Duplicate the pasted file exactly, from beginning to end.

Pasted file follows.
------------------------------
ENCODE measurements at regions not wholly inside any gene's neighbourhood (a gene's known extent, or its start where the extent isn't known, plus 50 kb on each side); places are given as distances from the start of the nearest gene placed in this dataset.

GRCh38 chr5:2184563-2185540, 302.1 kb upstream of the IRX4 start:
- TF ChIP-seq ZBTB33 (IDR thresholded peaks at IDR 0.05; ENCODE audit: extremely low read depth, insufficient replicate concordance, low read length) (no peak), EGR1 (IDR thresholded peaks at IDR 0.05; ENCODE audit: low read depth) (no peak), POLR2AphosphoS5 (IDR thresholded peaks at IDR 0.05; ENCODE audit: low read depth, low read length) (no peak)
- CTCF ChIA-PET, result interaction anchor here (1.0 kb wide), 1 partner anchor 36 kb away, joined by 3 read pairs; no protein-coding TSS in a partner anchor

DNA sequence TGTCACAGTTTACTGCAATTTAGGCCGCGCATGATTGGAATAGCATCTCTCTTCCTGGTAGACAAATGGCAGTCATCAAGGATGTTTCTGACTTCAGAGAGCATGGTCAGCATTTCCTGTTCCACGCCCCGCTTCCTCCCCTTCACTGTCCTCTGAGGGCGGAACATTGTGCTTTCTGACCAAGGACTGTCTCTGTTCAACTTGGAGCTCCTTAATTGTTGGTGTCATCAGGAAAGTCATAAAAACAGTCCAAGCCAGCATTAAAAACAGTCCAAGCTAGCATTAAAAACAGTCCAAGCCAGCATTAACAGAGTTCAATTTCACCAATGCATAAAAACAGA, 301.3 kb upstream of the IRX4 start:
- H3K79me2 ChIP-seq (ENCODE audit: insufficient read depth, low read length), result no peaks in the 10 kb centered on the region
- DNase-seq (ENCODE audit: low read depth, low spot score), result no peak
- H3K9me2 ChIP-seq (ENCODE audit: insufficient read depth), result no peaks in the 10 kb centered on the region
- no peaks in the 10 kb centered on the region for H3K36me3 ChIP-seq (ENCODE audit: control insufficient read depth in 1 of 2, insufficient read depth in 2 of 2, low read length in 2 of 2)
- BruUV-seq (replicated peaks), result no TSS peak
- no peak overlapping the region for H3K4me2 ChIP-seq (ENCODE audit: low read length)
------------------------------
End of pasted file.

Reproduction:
ENCODE measurements at regions not wholly inside any gene's neighbourhood (a gene's known extent, or its start where the extent isn't known, plus 50 kb on each side); places are given as distances from the start of the nearest gene placed in this dataset.

GRCh38 chr5:2184563-2185540, 302.1 kb upstream of the IRX4 start:
- TF ChIP-seq ZBTB33 (IDR thresholded peaks at IDR 0.05; ENCODE audit: extremely low read depth, insufficient replicate concordance, low read length) (no peak), EGR1 (IDR thresholded peaks at IDR 0.05; ENCODE audit: low read depth) (no peak), POLR2AphosphoS5 (IDR thresholded peaks at IDR 0.05; ENCODE audit: low read depth, low read length) (no peak)
- CTCF ChIA-PET, result interaction anchor here (1.0 kb wide), 1 partner anchor 36 kb away, joined by 3 read pairs; no protein-coding TSS in a partner anchor

DNA sequence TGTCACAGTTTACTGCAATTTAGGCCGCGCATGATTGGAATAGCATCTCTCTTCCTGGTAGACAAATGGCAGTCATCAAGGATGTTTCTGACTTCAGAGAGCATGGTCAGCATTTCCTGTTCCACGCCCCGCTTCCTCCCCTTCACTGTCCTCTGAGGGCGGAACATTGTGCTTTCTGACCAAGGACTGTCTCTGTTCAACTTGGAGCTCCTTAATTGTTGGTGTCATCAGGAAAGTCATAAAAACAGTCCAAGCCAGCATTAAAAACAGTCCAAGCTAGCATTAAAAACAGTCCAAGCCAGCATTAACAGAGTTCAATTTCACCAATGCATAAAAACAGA, 301.3 kb upstream of the IRX4 start:
- H3K79me2 ChIP-seq (ENCODE audit: insufficient read depth, low read length), result no peaks in the 10 kb centered on the region
- DNase-seq (ENCODE audit: low read depth, low spot score), result no peak
- H3K9me2 ChIP-seq (ENCODE audit: insufficient read depth), result no peaks in the 10 kb centered on the region
- no peaks in the 10 kb centered on the region for H3K36me3 ChIP-seq (ENCODE audit: control insufficient read depth in 1 of 2, insufficient read depth in 2 of 2, low read length in 2 of 2)
- BruUV-seq (replicated peaks), result no TSS peak
- no peak overlapping the region for H3K4me2 ChIP-seq (ENCODE audit: low read length)